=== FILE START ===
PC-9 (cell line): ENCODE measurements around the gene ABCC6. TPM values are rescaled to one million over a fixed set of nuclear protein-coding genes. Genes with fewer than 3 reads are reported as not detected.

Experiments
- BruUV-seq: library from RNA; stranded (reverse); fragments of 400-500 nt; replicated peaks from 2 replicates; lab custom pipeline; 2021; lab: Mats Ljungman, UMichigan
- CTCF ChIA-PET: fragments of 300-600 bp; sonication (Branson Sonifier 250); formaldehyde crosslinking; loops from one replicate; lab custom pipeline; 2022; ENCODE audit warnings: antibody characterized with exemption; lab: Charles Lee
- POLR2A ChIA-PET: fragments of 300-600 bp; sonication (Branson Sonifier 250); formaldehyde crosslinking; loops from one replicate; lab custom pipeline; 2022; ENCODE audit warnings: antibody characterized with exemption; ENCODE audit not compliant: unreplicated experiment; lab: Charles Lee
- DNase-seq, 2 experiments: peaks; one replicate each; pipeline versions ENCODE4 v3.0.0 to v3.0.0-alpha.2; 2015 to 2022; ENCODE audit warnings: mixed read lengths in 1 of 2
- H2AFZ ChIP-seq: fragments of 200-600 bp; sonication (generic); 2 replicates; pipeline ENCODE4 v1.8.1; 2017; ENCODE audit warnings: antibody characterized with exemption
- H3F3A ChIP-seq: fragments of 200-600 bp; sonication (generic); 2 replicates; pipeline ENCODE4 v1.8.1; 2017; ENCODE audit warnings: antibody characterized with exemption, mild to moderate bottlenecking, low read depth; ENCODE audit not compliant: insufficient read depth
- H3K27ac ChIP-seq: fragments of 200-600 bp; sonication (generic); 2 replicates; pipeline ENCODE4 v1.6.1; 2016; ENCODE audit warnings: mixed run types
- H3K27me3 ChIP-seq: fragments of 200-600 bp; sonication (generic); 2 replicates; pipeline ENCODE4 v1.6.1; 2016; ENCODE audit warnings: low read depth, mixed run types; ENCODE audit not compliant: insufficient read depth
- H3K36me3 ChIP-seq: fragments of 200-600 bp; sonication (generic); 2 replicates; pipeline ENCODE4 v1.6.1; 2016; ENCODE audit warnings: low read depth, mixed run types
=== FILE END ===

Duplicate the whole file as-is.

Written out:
PC-9 (cell line): ENCODE measurements around the gene ABCC6. TPM values are rescaled to one million over a fixed set of nuclear protein-coding genes. Genes with fewer than 3 reads are reported as not detected.

Experiments
- BruUV-seq: library from RNA; stranded (reverse); fragments of 400-500 nt; replicated peaks from 2 replicates; lab custom pipeline; 2021; lab: Mats Ljungman, UMichigan
- CTCF ChIA-PET: fragments of 300-600 bp; sonication (Branson Sonifier 250); formaldehyde crosslinking; loops from one replicate; lab custom pipeline; 2022; ENCODE audit warnings: antibody characterized with exemption; lab: Charles Lee
- POLR2A ChIA-PET: fragments of 300-600 bp; sonication (Branson Sonifier 250); formaldehyde crosslinking; loops from one replicate; lab custom pipeline; 2022; ENCODE audit warnings: antibody characterized with exemption; ENCODE audit not compliant: unreplicated experiment; lab: Charles Lee
- DNase-seq, 2 experiments: peaks; one replicate each; pipeline versions ENCODE4 v3.0.0 to v3.0.0-alpha.2; 2015 to 2022; ENCODE audit warnings: mixed read lengths in 1 of 2
- H2AFZ ChIP-seq: fragments of 200-600 bp; sonication (generic); 2 replicates; pipeline ENCODE4 v1.8.1; 2017; ENCODE audit warnings: antibody characterized with exemption
- H3F3A ChIP-seq: fragments of 200-600 bp; sonication (generic); 2 replicates; pipeline ENCODE4 v1.8.1; 2017; ENCODE audit warnings: antibody characterized with exemption, mild to moderate bottlenecking, low read depth; ENCODE audit not compliant: insufficient read depth
- H3K27ac ChIP-seq: fragments of 200-600 bp; sonication (generic); 2 replicates; pipeline ENCODE4 v1.6.1; 2016; ENCODE audit warnings: mixed run types
- H3K27me3 ChIP-seq: fragments of 200-600 bp; sonication (generic); 2 replicates; pipeline ENCODE4 v1.6.1; 2016; ENCODE audit warnings: low read depth, mixed run types; ENCODE audit not compliant: insufficient read depth
- H3K36me3 ChIP-seq: fragments of 200-600 bp; sonication (generic); 2 replicates; pipeline ENCODE4 v1.6.1; 2016; ENCODE audit warnings: low read depth, mixed run types